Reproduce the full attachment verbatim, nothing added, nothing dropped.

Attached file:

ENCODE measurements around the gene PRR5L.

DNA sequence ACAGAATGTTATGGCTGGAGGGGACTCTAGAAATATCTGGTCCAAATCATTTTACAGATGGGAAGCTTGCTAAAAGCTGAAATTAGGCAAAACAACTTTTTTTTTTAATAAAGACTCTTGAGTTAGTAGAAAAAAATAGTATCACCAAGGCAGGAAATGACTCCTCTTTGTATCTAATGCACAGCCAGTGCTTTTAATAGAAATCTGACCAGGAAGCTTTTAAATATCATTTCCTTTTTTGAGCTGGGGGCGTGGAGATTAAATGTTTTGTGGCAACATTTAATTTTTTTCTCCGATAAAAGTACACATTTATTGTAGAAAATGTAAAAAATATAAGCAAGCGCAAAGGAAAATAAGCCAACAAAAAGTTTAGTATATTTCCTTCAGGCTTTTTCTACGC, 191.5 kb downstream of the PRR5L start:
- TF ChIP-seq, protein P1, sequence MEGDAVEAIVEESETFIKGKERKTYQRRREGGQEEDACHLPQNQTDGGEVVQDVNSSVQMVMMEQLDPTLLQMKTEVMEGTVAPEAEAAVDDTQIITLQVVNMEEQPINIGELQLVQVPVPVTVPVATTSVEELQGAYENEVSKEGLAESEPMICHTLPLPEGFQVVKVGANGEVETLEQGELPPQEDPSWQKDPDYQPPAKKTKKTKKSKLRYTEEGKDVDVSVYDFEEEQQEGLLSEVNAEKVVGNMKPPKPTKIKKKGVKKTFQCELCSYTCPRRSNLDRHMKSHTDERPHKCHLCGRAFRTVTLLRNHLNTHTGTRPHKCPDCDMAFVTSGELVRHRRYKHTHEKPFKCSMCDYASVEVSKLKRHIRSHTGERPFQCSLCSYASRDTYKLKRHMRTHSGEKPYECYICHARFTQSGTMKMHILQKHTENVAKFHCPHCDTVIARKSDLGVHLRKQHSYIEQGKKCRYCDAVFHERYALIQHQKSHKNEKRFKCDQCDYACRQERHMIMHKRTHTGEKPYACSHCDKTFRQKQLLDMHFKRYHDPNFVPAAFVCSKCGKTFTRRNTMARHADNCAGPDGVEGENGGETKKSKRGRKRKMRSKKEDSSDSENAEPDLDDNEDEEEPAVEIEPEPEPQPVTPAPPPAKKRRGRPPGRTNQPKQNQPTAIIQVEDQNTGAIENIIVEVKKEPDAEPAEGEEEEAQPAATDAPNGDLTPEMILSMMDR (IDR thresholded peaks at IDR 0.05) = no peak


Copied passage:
ENCODE measurements around the gene PRR5L.

DNA sequence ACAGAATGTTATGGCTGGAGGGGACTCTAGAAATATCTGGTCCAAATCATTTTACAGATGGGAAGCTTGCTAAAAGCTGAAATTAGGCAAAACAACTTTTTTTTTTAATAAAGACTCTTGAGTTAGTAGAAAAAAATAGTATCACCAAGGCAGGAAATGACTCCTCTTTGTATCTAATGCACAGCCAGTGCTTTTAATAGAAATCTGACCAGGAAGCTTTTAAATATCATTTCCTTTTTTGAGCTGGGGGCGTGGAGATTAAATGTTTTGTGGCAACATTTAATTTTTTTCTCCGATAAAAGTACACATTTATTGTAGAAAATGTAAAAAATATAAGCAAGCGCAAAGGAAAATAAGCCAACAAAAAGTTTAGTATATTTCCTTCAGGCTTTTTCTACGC, 191.5 kb downstream of the PRR5L start:
- TF ChIP-seq, protein P1, sequence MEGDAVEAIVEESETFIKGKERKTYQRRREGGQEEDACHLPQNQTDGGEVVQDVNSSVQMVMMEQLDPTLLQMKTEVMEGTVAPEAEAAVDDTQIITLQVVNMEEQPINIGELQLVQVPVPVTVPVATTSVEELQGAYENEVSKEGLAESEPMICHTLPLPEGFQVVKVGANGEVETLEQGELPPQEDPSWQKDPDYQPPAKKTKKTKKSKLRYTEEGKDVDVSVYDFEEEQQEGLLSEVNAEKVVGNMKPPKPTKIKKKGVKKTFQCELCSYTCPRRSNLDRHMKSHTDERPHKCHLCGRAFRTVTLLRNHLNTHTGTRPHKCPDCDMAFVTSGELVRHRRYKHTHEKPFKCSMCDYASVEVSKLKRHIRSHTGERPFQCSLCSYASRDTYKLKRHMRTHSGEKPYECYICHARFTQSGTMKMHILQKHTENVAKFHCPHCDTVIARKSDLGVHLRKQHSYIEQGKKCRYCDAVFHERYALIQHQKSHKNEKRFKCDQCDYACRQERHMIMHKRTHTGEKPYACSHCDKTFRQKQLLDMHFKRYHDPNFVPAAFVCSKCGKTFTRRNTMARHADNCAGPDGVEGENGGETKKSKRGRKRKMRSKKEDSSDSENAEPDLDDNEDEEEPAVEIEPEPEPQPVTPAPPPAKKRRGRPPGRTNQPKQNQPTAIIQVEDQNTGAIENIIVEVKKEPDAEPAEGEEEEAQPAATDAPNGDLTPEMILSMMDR (IDR thresholded peaks at IDR 0.05) = no peak